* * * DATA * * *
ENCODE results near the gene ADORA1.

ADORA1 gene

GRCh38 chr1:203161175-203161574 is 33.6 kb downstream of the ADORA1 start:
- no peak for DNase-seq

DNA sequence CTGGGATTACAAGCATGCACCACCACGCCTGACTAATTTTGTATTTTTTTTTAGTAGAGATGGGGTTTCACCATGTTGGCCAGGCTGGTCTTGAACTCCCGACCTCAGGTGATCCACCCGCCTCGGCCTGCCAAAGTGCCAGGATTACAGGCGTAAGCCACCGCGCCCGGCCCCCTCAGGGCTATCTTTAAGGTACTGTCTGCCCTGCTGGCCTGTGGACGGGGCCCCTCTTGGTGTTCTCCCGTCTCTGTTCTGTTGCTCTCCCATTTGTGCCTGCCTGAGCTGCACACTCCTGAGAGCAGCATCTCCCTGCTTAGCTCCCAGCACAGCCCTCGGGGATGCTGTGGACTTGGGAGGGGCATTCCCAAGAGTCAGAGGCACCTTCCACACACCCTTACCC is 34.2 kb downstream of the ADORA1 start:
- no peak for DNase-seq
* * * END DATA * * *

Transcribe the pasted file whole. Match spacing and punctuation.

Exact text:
ENCODE results near the gene ADORA1.

ADORA1 gene

GRCh38 chr1:203161175-203161574 is 33.6 kb downstream of the ADORA1 start:
- no peak for DNase-seq

DNA sequence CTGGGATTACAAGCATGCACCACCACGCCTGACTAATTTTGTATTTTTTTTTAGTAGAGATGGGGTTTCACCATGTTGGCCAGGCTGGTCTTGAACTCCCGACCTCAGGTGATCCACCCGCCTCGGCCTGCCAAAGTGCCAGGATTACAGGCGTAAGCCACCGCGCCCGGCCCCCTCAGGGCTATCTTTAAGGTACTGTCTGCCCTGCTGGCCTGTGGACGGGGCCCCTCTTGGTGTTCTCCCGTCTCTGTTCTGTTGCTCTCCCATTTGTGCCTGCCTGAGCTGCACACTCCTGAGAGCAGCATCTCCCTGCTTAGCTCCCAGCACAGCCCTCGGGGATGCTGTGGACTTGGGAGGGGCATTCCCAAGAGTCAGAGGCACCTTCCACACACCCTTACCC is 34.2 kb downstream of the ADORA1 start:
- no peak for DNase-seq